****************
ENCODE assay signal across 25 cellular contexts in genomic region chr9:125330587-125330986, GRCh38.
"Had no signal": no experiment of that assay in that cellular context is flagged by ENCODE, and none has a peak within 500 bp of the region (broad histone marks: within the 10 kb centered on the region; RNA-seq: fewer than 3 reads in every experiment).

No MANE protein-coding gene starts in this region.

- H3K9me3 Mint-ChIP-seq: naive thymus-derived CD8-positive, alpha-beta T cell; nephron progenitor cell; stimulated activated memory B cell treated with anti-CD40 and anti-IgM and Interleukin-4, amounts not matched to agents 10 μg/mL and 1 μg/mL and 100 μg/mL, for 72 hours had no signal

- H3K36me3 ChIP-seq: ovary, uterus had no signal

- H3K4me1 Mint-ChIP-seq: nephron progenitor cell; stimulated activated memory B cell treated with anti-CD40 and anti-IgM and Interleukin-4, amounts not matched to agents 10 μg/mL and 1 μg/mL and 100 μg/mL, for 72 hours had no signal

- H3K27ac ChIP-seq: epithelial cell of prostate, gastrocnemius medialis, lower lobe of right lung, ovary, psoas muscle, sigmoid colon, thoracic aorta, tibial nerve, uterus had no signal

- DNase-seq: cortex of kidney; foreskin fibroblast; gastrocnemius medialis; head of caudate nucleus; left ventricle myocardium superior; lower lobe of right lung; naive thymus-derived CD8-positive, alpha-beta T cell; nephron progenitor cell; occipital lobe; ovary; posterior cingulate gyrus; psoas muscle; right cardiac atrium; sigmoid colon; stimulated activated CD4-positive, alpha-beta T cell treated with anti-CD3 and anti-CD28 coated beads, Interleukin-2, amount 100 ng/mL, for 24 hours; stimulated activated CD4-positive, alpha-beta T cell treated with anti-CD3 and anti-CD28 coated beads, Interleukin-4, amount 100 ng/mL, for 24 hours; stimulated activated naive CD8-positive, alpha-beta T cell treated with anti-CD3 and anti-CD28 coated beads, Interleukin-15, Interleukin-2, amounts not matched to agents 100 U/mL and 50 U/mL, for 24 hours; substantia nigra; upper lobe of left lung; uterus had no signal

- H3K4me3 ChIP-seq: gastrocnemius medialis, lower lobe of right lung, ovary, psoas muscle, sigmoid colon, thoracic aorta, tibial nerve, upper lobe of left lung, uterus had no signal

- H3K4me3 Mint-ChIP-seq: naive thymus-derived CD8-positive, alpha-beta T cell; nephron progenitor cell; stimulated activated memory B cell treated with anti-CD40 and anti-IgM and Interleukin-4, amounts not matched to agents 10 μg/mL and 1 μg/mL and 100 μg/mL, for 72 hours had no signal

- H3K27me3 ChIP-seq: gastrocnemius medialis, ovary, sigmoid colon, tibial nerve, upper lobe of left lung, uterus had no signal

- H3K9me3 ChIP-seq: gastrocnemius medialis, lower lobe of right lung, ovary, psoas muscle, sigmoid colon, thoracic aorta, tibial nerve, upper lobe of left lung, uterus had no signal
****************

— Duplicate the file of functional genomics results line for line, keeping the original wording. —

ENCODE assay signal across 25 cellular contexts in genomic region chr9:125330587-125330986, GRCh38.
"Had no signal": no experiment of that assay in that cellular context is flagged by ENCODE, and none has a peak within 500 bp of the region (broad histone marks: within the 10 kb centered on the region; RNA-seq: fewer than 3 reads in every experiment).

No MANE protein-coding gene starts in this region.

- H3K9me3 Mint-ChIP-seq: naive thymus-derived CD8-positive, alpha-beta T cell; nephron progenitor cell; stimulated activated memory B cell treated with anti-CD40 and anti-IgM and Interleukin-4, amounts not matched to agents 10 μg/mL and 1 μg/mL and 100 μg/mL, for 72 hours had no signal

- H3K36me3 ChIP-seq: ovary, uterus had no signal

- H3K4me1 Mint-ChIP-seq: nephron progenitor cell; stimulated activated memory B cell treated with anti-CD40 and anti-IgM and Interleukin-4, amounts not matched to agents 10 μg/mL and 1 μg/mL and 100 μg/mL, for 72 hours had no signal

- H3K27ac ChIP-seq: epithelial cell of prostate, gastrocnemius medialis, lower lobe of right lung, ovary, psoas muscle, sigmoid colon, thoracic aorta, tibial nerve, uterus had no signal

- DNase-seq: cortex of kidney; foreskin fibroblast; gastrocnemius medialis; head of caudate nucleus; left ventricle myocardium superior; lower lobe of right lung; naive thymus-derived CD8-positive, alpha-beta T cell; nephron progenitor cell; occipital lobe; ovary; posterior cingulate gyrus; psoas muscle; right cardiac atrium; sigmoid colon; stimulated activated CD4-positive, alpha-beta T cell treated with anti-CD3 and anti-CD28 coated beads, Interleukin-2, amount 100 ng/mL, for 24 hours; stimulated activated CD4-positive, alpha-beta T cell treated with anti-CD3 and anti-CD28 coated beads, Interleukin-4, amount 100 ng/mL, for 24 hours; stimulated activated naive CD8-positive, alpha-beta T cell treated with anti-CD3 and anti-CD28 coated beads, Interleukin-15, Interleukin-2, amounts not matched to agents 100 U/mL and 50 U/mL, for 24 hours; substantia nigra; upper lobe of left lung; uterus had no signal

- H3K4me3 ChIP-seq: gastrocnemius medialis, lower lobe of right lung, ovary, psoas muscle, sigmoid colon, thoracic aorta, tibial nerve, upper lobe of left lung, uterus had no signal

- H3K4me3 Mint-ChIP-seq: naive thymus-derived CD8-positive, alpha-beta T cell; nephron progenitor cell; stimulated activated memory B cell treated with anti-CD40 and anti-IgM and Interleukin-4, amounts not matched to agents 10 μg/mL and 1 μg/mL and 100 μg/mL, for 72 hours had no signal

- H3K27me3 ChIP-seq: gastrocnemius medialis, ovary, sigmoid colon, tibial nerve, upper lobe of left lung, uterus had no signal

- H3K9me3 ChIP-seq: gastrocnemius medialis, lower lobe of right lung, ovary, psoas muscle, sigmoid colon, thoracic aorta, tibial nerve, upper lobe of left lung, uterus had no signal